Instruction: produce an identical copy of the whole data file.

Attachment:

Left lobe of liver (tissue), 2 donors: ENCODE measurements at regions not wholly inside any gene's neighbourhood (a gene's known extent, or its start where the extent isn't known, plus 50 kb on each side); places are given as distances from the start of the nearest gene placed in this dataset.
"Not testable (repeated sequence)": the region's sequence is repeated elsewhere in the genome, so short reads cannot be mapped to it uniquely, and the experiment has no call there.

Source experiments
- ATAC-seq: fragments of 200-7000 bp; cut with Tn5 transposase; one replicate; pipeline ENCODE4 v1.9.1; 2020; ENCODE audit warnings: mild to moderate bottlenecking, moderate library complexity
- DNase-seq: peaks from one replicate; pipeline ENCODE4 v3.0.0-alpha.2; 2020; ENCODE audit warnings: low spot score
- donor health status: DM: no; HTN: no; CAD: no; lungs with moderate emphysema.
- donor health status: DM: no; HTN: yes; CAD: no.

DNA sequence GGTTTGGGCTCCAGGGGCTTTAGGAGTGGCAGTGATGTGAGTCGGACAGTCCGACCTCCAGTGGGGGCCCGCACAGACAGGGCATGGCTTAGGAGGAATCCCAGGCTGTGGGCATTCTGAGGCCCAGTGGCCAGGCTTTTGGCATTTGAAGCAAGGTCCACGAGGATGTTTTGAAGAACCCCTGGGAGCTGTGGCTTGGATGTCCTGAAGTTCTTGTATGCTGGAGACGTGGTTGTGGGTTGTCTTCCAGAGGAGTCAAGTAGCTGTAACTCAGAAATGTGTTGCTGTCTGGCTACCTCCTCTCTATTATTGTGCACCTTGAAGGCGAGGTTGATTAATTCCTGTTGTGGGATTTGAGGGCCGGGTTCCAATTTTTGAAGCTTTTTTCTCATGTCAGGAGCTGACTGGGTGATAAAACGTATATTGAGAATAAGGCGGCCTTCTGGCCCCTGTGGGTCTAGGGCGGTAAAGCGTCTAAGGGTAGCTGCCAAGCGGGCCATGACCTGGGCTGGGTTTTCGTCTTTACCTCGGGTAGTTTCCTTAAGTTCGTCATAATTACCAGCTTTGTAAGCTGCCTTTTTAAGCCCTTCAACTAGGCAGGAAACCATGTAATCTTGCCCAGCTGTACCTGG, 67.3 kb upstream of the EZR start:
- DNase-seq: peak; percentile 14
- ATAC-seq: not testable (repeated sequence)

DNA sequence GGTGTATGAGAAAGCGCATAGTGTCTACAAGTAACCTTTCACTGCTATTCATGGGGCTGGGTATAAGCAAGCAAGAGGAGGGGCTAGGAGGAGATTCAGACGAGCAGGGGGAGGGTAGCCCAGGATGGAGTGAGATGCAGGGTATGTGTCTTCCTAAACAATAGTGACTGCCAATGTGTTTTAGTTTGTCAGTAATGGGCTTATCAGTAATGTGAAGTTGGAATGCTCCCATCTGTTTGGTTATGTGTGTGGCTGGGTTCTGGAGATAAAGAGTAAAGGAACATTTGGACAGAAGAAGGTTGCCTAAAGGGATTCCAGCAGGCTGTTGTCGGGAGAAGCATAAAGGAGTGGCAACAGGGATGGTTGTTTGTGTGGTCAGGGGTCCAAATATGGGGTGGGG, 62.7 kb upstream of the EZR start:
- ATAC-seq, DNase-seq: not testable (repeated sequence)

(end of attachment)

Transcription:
Left lobe of liver (tissue), 2 donors: ENCODE measurements at regions not wholly inside any gene's neighbourhood (a gene's known extent, or its start where the extent isn't known, plus 50 kb on each side); places are given as distances from the start of the nearest gene placed in this dataset.
"Not testable (repeated sequence)": the region's sequence is repeated elsewhere in the genome, so short reads cannot be mapped to it uniquely, and the experiment has no call there.

Source experiments
- ATAC-seq: fragments of 200-7000 bp; cut with Tn5 transposase; one replicate; pipeline ENCODE4 v1.9.1; 2020; ENCODE audit warnings: mild to moderate bottlenecking, moderate library complexity
- DNase-seq: peaks from one replicate; pipeline ENCODE4 v3.0.0-alpha.2; 2020; ENCODE audit warnings: low spot score
- donor health status: DM: no; HTN: no; CAD: no; lungs with moderate emphysema.
- donor health status: DM: no; HTN: yes; CAD: no.

DNA sequence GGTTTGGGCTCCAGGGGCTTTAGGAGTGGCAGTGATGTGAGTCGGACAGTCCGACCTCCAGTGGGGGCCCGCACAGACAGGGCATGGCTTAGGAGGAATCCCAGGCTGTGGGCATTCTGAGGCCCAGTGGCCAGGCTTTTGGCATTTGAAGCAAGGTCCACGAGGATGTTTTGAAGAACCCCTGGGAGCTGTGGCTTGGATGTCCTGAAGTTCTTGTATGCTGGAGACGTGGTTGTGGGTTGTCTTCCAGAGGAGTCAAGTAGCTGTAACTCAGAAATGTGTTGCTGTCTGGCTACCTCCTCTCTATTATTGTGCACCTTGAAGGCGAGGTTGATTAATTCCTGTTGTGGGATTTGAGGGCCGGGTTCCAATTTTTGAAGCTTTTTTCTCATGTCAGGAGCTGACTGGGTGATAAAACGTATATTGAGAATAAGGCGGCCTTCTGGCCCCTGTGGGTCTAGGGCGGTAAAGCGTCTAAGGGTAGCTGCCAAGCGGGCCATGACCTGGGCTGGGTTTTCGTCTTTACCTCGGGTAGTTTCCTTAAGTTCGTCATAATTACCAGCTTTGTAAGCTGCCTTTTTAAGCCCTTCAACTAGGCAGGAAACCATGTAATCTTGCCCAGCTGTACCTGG, 67.3 kb upstream of the EZR start:
- DNase-seq: peak; percentile 14
- ATAC-seq: not testable (repeated sequence)

DNA sequence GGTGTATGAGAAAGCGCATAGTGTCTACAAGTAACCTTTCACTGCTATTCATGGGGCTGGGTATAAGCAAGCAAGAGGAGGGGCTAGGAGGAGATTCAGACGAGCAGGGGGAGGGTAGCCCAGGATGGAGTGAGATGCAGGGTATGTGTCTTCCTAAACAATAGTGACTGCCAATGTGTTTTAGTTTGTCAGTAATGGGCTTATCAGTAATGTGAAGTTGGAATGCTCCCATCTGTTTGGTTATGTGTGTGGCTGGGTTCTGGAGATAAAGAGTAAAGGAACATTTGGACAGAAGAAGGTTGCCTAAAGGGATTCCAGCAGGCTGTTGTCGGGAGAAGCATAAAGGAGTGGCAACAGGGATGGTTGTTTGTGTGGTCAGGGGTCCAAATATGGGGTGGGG, 62.7 kb upstream of the EZR start:
- ATAC-seq, DNase-seq: not testable (repeated sequence)